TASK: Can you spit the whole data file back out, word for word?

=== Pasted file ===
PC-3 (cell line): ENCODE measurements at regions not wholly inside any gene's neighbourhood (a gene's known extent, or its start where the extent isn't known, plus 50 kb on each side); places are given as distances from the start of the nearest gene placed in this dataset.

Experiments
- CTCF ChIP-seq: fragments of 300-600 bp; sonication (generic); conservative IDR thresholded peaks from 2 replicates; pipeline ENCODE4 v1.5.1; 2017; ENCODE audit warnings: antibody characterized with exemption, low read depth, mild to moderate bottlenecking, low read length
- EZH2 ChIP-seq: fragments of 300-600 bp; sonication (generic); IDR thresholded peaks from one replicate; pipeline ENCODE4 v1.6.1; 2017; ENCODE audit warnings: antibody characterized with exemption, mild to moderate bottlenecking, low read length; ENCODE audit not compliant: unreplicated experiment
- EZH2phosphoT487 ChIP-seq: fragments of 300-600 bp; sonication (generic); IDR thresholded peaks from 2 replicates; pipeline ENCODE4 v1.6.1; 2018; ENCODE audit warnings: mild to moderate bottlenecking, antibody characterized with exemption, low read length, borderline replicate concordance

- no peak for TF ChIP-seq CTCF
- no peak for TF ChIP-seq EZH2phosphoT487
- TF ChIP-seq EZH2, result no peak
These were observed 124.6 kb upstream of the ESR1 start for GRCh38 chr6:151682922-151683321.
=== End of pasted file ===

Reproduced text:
PC-3 (cell line): ENCODE measurements at regions not wholly inside any gene's neighbourhood (a gene's known extent, or its start where the extent isn't known, plus 50 kb on each side); places are given as distances from the start of the nearest gene placed in this dataset.

Experiments
- CTCF ChIP-seq: fragments of 300-600 bp; sonication (generic); conservative IDR thresholded peaks from 2 replicates; pipeline ENCODE4 v1.5.1; 2017; ENCODE audit warnings: antibody characterized with exemption, low read depth, mild to moderate bottlenecking, low read length
- EZH2 ChIP-seq: fragments of 300-600 bp; sonication (generic); IDR thresholded peaks from one replicate; pipeline ENCODE4 v1.6.1; 2017; ENCODE audit warnings: antibody characterized with exemption, mild to moderate bottlenecking, low read length; ENCODE audit not compliant: unreplicated experiment
- EZH2phosphoT487 ChIP-seq: fragments of 300-600 bp; sonication (generic); IDR thresholded peaks from 2 replicates; pipeline ENCODE4 v1.6.1; 2018; ENCODE audit warnings: mild to moderate bottlenecking, antibody characterized with exemption, low read length, borderline replicate concordance

- no peak for TF ChIP-seq CTCF
- no peak for TF ChIP-seq EZH2phosphoT487
- TF ChIP-seq EZH2, result no peak
These were observed 124.6 kb upstream of the ESR1 start for GRCh38 chr6:151682922-151683321.